Now someone approached him and said, “Teacher, what good must I do to gain eternal life?”  He answered him, “Why do you ask me about the good? There is only One who is good.  If you wish to enter into life, keep the commandments.”  He asked him, “Which ones?” And Jesus replied, “‘You shall not kill; you shall not commit adultery; you shall not steal; you shall not bear false witness; honor your father and your mother’; and ‘you shall love your neighbor as yourself.’” The young man said to him, “All of these I have observed. What do I still lack?” Jesus said to him, “If you wish to be perfect, go, sell what you have and give to the poor, and you will have treasure in heaven. Then come, follow me.” When the young man heard this statement, he went away sad, for he had many possessions. (Matthew 19:16-22)

If you wish to be perfect…

In reality, there is always room for improvement.   If we think we are all done with the personal/spiritual growth thing (as if to say: “I have arrived”), we are reminded that our work is never complete.It is then, that Jesus will say to us:

If you wish to be perfect…

It’s the all-or-nothing extremes that are useless.  Unhelpful.  Paralyzing.  In no way does Jesus insinuate that this rigid interpretation of perfection is what we are to aim for.

Growth—change—is a process.  Metanoia is a “turning” away from something (sinful) and towards God (who is wholeness, life, and truth).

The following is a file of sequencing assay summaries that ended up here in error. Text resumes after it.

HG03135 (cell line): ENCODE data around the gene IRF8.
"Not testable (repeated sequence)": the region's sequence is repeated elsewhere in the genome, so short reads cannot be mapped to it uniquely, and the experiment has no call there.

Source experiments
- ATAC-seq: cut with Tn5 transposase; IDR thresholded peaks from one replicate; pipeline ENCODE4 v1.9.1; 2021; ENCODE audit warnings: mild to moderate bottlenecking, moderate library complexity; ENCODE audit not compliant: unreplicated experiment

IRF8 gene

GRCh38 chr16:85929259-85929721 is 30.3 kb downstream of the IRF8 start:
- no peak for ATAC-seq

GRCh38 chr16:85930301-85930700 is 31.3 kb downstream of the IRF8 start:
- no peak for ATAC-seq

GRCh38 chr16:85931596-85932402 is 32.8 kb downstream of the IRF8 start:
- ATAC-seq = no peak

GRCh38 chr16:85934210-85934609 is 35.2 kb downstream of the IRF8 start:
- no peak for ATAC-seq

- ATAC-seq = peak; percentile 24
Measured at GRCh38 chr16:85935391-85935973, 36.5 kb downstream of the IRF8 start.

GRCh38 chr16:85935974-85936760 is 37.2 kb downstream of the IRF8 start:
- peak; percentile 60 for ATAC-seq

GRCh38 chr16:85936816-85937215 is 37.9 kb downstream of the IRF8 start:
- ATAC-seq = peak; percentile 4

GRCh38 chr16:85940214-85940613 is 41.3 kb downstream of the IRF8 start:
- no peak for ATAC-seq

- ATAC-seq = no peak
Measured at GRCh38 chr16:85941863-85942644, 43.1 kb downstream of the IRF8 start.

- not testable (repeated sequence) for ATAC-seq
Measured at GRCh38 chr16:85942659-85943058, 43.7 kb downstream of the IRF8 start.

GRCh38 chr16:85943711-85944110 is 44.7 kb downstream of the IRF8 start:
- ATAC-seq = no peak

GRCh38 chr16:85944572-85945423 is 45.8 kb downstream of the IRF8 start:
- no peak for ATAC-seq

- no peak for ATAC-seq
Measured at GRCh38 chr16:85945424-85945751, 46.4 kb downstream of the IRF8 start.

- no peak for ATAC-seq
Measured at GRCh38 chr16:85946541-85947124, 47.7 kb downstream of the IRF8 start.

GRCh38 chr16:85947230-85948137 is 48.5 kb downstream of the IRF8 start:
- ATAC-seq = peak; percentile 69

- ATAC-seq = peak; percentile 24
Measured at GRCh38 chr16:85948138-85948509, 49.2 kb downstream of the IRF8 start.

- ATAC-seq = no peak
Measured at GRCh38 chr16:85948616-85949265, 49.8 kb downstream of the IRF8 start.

Think about the self-improvement / growth things that you are working on in your life.  Do you treat yourself with love in the process of turning?  Or do you become overly critical and hateful about perceived failures?  Because that “hateful” thing is not what Jesus would do.

To move beyond my own struggle with perfectionism, I found it helpful to redefine “perfect” as functioning at my best, right now.  For me that implies being my best and doing my best in the present moment, while looking to take the next step to become better.

The “next step” is an important concept in overcoming paralyzing perfectionism, because it recognizes the space between the “reality of now” and the “ideal” or “goal.”  And in order for it to function, the “next step” should be realistic.  Small.  Doable.

And then celebrate the success.  And build upon it.  Because that is perfect.

You are not now what you were… You are not now what you will be when God has perfected you.                  – St. Vincent de Paul

Actually, no – it’s YOU!

My Dad’s work with Dell has offered my parents the opportunity to live abroad for two brief stints.  Their first experience as expatriates landed them in Xiamen, China for 3 ½ years.  Presently, they are in the final weeks of a summer in Limerick, Ireland.

If you ask my Mom about their travels, you are likely to hear some of her adventures filled with self-depricating humor.  (Anyone who has ever met my Mom has undoubtedly heard her “My Trip to the Chinese Spa” story, which she recently submitted to Ellen.)  Mom will often humbly speak with awe and wonder at how she—a kid from Upper Darby—has had this amazing opportunity to travel.

What really gives you insight into her daily experiences, however, is her photographs.  It’s not the pictures of the sights that strike me.  It’s the pictures she takes of people.  Strangers.  Ordinary people doing ordinary things in their own cultural context.  My Mom might tell you that she’s inspired by the National Geographic images, or that she’s just capturing part of the experience of the country.  But I’m certain it’s about something more.